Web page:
Journal of the Meteorological Society of Japan. Ser. II
Online ISSN : 2186-9057
Print ISSN : 0026-1165
ISSN-L : 0026-1165
Volume 15, Issue 7
Displaying 1-5 of 5 articles from this issue
• S. Fujiwhara, K. Takahasi, Ryo Sekiguti
1937 Volume 15 Issue 7 Pages 255-264
Published: July 05, 1937
Released on J-STAGE: February 05, 2009
JOURNAL FREE ACCESS
If δQ1 is the total energy consumed or accumulated in unit volume of the lower atmosphere per unit time and δQ2 is that which enters in or comes out of this space per unit time δQ1 should be equal to δQ2. δQ1 and δQ2 are calculated by the following equations, We calculated numerically these equations of the atmosphere using the data obtained at Tokyo observatory. We made sure that the 1st law of thermodynamics holds satisfactorily good in the atmosphere.
• K. Takahasi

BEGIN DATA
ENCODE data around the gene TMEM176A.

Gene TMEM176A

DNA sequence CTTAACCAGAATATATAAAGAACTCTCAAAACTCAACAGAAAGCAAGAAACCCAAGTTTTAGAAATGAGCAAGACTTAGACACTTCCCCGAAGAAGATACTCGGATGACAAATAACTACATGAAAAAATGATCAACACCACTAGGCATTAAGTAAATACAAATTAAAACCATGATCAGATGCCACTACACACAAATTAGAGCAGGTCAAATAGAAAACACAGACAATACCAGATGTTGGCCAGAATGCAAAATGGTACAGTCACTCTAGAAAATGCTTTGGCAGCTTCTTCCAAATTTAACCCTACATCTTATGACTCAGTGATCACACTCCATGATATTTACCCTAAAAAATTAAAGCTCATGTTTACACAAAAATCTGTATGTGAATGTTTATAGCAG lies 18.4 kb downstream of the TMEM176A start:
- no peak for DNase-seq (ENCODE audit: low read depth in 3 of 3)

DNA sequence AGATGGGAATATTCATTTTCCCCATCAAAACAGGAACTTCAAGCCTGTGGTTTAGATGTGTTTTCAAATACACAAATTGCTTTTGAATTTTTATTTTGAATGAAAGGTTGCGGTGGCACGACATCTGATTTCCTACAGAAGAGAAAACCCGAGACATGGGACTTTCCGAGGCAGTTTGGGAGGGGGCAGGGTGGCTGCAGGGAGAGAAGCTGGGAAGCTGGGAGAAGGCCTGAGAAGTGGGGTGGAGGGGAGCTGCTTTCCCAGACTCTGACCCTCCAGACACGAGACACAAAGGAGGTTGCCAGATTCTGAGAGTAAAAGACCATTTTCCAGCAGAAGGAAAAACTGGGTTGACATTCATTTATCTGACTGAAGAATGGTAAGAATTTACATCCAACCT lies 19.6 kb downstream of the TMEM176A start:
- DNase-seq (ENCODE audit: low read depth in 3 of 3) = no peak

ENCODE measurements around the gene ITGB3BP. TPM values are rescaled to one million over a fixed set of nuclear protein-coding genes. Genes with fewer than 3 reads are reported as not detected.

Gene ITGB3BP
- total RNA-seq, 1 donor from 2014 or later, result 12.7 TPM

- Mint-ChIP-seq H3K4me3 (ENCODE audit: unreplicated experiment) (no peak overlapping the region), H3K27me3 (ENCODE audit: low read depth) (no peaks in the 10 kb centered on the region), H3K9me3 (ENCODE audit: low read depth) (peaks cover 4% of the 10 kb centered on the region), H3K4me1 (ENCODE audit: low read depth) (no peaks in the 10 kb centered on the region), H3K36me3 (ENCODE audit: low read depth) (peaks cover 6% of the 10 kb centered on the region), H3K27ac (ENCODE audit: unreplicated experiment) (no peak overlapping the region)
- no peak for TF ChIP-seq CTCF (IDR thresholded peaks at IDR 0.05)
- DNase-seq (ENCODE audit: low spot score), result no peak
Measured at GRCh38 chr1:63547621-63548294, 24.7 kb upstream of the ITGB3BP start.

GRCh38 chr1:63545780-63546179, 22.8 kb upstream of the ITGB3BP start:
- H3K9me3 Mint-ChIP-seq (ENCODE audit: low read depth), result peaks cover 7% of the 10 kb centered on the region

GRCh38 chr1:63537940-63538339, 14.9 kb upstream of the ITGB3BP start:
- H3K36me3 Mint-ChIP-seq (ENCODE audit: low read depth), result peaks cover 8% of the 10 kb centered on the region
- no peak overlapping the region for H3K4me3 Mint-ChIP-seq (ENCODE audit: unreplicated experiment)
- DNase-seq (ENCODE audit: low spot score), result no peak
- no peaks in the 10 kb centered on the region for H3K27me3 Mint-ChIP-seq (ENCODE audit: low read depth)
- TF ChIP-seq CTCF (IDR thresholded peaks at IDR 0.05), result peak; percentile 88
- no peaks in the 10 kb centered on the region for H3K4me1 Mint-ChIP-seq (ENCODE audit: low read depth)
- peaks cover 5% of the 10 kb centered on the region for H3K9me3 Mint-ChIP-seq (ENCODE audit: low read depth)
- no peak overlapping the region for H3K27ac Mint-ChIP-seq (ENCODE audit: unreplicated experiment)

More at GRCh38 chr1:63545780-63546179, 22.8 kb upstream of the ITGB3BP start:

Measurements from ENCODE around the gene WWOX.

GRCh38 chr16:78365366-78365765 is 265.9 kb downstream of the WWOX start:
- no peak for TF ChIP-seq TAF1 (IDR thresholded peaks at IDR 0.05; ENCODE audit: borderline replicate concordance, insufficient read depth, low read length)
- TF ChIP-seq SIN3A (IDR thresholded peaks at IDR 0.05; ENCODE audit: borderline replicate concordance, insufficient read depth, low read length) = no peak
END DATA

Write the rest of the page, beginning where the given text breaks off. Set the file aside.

1937 Volume 15 Issue 7 Pages 265-277
Published: July 05, 1937
Released on J-STAGE: February 05, 2009
JOURNAL FREE ACCESS
The wind does not flow as a laminar motion, but as a very complex turbulent motion. One of the characters of such turbulent motion is the socalled “ turbulence ”
Hence the present author tried to analyse the turbulence from the records of the daily observation of wind, such as those due to Dines' pressure tube anemometer and wind vane and obtained the following results.
(1) The velocity distribution of tubulence in steady state is given by
(2) Gustiness g, which is defined as the ratio of the velocity of turbulence to the mean wind velocity V, is given approximately by g=a+b/V
where a and b are appropriate constants.
(3) The greatest wind velocity in a given time interval, say an hour, is about twice of the mean velocity.